Maple Syrup is Great, But How About Sap?

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Tompkins Weekly 2-24-14

By Steve Gabriel

Living in the Finger Lakes, the change from winter to spring is often quite dramatic and enthusiastically welcomed by residents who are sometimes a bit weary after months of bundling up, scraping car windows, and shoveling sidewalks. While the signs of the seasonal change can come in many forms, perhaps there is no better pulse than the process of maple sugaring, which quite literally ebbs and flows based on the changing of temperate. Warm days above freezing coupled with colder nights below 32 degrees F mean the sap is flowing – and spring is coming.

Tapping trees is a project that is relatively easy and inexpensive to get into. All one needs is a few sugar maple trees, a drill, a spout, and some sort of collection vessel. On a good year, it can be expected that a tree 12″ in diameter or more will produce somewhere in the range of 8 – 10 gallons of sap. At a ratio of 40 gallons of sap to one gallon of syrup, this means that 5 or 6 trees could theoretically yield about a gallon of syrup, per season. But in many cases the amount of time required to boil sap into syrup makes this process impractical for the homeowner, on a small scale. Thus many people do not tap trees, choosing instead to support a local sugarmaker for syrup.

One thing that anyone with a few healthy sugar maples should consider is tapping for the sap alone, offers a chance to connect to the seasonal change of nature as well as enjoy some potential health benefits. In fact, tapping trees and just drinking the sap may be one of the easiest and most nutritious things to do locally this time of year – especially in your own backyard.

Maple sap, along with other tree saps, has long been viewed as a spring tonic by many cultures around the globe. It is usually about 98 percent water and 2 percent sugar, but little known is that it is also loaded with minerals, nutrients, enzymes, antioxidants, phenolic compounds, and more. In Korea specifically, there is a long history of sap consumption and most comes from the Acer mono, a maple which is called gorosoe, meaning “the tree that is good for the bones” in Korean. This is likely due to the high mineral content in sap, most notably calcium, magnesium, and potassium.

There are even places in Korea where people can take weekend retreats, visiting the mountains and consuming as much as 5 gallons of sap per day while sitting on heated floors with conditions similar to a sauna. The idea is to detox the bad stuff and unclog the body from a long winter. In Korean markets, Maple Sap usually sells for $5 – 10/gallon.

Most analysis for health benefits of sap has been done on the basic content, which has over 50 vitamins and minerals, and also a number of probiotics similar to those found in yogurts and other dairy products. More research would be useful, but it’s hard to argue against the idea of drinking sap as a healthy and good option for the springtime; after all, it is water filtered in a tree and loaded with a bunch of nutritional compounds. It may well be the cleanest water some people will ever drink.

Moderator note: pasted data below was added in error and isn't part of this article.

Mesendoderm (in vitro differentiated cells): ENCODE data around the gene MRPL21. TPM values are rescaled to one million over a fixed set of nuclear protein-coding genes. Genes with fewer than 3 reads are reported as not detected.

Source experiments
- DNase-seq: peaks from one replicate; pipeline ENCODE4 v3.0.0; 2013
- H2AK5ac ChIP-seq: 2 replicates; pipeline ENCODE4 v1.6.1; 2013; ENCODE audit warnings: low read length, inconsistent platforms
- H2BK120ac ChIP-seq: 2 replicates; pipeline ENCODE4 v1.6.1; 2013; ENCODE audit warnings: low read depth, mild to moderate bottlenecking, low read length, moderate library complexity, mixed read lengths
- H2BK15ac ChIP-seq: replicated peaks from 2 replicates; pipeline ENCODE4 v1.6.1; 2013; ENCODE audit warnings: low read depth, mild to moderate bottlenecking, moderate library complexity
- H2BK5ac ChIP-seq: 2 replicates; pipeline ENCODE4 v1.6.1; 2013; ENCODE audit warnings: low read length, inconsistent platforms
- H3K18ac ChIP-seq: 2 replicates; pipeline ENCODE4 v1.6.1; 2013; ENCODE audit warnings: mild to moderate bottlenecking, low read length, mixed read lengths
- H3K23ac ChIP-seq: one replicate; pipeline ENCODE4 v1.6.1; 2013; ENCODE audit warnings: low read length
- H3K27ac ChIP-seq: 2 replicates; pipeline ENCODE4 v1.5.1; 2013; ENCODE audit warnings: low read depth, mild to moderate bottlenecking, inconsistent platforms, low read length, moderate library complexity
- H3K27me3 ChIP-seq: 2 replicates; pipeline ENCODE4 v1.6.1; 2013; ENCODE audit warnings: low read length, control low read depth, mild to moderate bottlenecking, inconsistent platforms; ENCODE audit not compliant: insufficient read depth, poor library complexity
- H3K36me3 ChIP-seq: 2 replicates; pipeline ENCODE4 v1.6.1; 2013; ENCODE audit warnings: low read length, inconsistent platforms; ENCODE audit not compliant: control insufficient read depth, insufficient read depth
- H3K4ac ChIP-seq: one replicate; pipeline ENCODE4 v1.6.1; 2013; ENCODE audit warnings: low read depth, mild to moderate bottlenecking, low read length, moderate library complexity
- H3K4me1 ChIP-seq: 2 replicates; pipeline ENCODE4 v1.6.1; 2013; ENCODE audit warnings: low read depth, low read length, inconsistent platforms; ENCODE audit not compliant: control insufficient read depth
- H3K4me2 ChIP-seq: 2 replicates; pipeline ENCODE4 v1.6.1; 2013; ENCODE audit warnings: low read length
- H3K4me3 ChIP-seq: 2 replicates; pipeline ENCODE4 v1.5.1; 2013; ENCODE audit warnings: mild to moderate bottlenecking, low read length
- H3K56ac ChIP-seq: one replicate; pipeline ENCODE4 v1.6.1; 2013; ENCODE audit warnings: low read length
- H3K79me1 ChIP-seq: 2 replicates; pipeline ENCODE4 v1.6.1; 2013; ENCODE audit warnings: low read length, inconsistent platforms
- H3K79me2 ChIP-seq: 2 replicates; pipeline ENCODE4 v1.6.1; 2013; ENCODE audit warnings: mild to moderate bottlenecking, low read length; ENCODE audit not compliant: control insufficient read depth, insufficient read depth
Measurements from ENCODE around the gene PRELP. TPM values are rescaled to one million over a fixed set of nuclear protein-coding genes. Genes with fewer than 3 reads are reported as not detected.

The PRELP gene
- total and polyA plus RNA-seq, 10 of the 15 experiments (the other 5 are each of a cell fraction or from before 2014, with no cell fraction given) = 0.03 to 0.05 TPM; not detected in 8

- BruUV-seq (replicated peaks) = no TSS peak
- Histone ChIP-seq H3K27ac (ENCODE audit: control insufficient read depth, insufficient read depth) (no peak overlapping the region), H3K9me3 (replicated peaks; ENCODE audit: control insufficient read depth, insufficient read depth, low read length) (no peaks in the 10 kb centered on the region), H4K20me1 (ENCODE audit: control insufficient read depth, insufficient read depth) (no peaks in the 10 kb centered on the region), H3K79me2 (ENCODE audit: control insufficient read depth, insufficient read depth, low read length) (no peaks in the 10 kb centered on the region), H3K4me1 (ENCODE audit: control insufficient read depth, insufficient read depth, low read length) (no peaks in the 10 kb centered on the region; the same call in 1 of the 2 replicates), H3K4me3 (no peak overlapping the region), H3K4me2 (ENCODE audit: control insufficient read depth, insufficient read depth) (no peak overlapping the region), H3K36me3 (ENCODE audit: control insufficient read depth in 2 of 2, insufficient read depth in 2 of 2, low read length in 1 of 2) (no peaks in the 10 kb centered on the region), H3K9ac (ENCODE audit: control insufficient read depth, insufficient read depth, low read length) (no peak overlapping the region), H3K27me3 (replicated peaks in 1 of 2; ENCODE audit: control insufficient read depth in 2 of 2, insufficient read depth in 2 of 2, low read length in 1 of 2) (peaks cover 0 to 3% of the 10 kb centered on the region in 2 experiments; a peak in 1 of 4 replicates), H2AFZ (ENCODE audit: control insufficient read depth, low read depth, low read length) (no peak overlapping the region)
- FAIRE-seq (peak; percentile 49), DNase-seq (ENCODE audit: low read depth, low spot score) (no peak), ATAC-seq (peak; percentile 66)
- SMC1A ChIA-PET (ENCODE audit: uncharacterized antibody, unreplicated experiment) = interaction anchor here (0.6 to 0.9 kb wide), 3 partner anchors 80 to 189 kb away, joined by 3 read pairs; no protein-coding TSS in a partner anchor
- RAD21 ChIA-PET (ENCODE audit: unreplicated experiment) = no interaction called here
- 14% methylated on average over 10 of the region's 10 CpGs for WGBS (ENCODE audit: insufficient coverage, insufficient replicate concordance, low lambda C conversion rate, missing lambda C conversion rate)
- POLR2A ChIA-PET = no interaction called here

If you are interested in collecting and enjoying sap, its important to note that while sap is essentially sterile when inside the tree, it can quickly become contaminated. The choice of container for collection is thus very important. Maple buckets and jugs (a milk jug can make a great collection vessel) should be thoroughly cleaned before use. The best sap runs during the beginning and middle of the season, but as the temperature warms toward the end of March and into April it’s best to stop drinking it straight. Sap can be stored in the fridge (or outside if below freezing) for several days and should generally be treated like milk; best consumed within one week of it coming from the tree. And while some of the good bacteria may be killed, to be extra safe some choose to boil the sap to effectively pasteurize it and render it completely safe.

Sap can be drank straight from the tree of course, but can also be used to make a wonderful carbonated beverage with a home soda-maker. Simply replace the water with sap, adding as much or as little carbonation as you’d like. It can also be utilized for cooking in soup, stews, and other recipes that call for water. It also makes a wonderful base for brewing beers.

The straight consumption of sap is an excellent option for people who want to tap some trees but aren’t interested in the time, labor, and fuel to boil it into syrup. It offers an opportunity to harvest the fruits of a long winter and connect to the cycles of the season. While the entire process of making syrup takes considerable energy, sap is just the opposite – it is really simple and takes very little time to tap, collect, and consume sap in a variety of ways.

Steve Gabriel is a local educator, author, and farmer living in Mecklenburg, where he taps about 80 trees each year. More info is available at


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